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The problem with kids: Adults changed the rules

Montague Boys and Girls club proposed new location.
Montague Boys and Girls club proposed new location.

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It’s not you, it’s me.

That’s right kids haven’t changed, they all want the same things they did 50 years ago  -  we have. We the adults, the grown-ups and the old farts  -  the problem with kids, is that we changed the rules and it’s having an effect on children.

That’s a scary premise because it means in order to fix the problem with kids we first have to change ourselves and no one wants to take on that responsibility. Easier to blame the young punks.

But it wasn’t the kids who stopped believing it takes a village. It was the grown-up who called their lawyer when their window got broken by the kid playing baseball in the street instead of making him clean up the mess and pay off the damages in chores.

The days of it takes a village and the idea of community support and events are increasingly difficult to find and I’m from a small, rural and community focussed place. This is P.E.I. not Toronto.

Only a few days ago in one of our quaint and friendly rural towns, Montague Prince Edward Island, city councillors voted against a Boys and Girls Club in a semi-residential (R3) neighbourhood. The voice of a few was deemed more important than the many. Worries from two neighbours of decreased property values, increased traffic and noisy children were enough to sway the councillors to vote against an organization moving in to promote child and family health and well being.

They were instead instructed to find commercial space in the town where prices are higher, access is more limited and green space impossible to come by. Because children don’t belong in residential neighbourhoods…

Could somebody please explain to me when kids became something society had to endure instead of celebrate?

When did the sound of children playing ball hockey, tag or building a fort become noise pollution which threatened your property value?

In residential areas I personally find the sound of lawn mowers a hell of a lot more offensive than the giggles and laughter of happy engaged children.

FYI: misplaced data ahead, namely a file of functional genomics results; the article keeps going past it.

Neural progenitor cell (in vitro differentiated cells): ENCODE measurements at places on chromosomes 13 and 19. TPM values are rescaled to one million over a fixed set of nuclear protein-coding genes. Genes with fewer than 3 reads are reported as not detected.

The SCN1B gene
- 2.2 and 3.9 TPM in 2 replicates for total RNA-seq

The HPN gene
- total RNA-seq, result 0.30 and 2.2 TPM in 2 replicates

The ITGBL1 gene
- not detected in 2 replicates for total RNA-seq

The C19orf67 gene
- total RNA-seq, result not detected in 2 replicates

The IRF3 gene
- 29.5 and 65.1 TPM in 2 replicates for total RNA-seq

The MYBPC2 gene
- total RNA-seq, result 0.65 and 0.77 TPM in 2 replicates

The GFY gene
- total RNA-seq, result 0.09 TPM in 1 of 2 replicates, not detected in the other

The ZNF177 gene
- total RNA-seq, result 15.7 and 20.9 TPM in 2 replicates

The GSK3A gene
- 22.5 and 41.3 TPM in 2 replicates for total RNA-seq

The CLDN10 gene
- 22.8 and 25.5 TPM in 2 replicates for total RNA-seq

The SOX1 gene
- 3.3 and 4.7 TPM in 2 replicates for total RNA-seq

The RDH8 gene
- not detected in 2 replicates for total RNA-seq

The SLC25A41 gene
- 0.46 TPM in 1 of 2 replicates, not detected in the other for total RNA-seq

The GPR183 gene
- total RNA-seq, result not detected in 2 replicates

Kids are no longer permitted to be seen or heard.

Do you think this escapes their knowledge?

That they are a burden to society, a bother to old people too detached themselves from their own community to recognize something beneficial when it moves in next door.

“Environment builds behaviour. ~ Bill Strickland.”

My favourite quote. What types of behaviour does knowing you are not wanted by your community build in children?

Now it’s the parents fault (you should teach your child better, kids these days have no respect). And they’re right, kids have no respect for a community which deems them a burden  -  no ownership over a town or it’s people who deem it unseemly to have children playing and laughing in a backyard. Heaven forbid they have a safe space near their school to do their homework and have a healthy snack while mom or dad finish their shift at work.

Respect is earned and it is a two way street, especially for youth.

I have about as much sympathy for these people (can you tell?) as I do for people who move to the country for peace and quiet and conveniently forget those pretty cows, pigs, horses in the field also poop and have sex in the open and it neither smells as serene or looks as idyllic as it did in the pictures.

Residential neighbourhoods are meant to be lived in.

Children are meant to play outside and engage in healthy activities.

Sign up and volunteer with the boys and girls club, work with kids and the community instead of against them to create an organization which not only represents the youth but the community.

Don’t get in the way of people who are trying to make the community better by affecting change in the lives of youth.

Kids aren’t any different. But adults are and we make the rules.

Kids today are amazing and when they are engaged they are the first ones with their hands up to help the community. Maybe it’s time you followed their lead.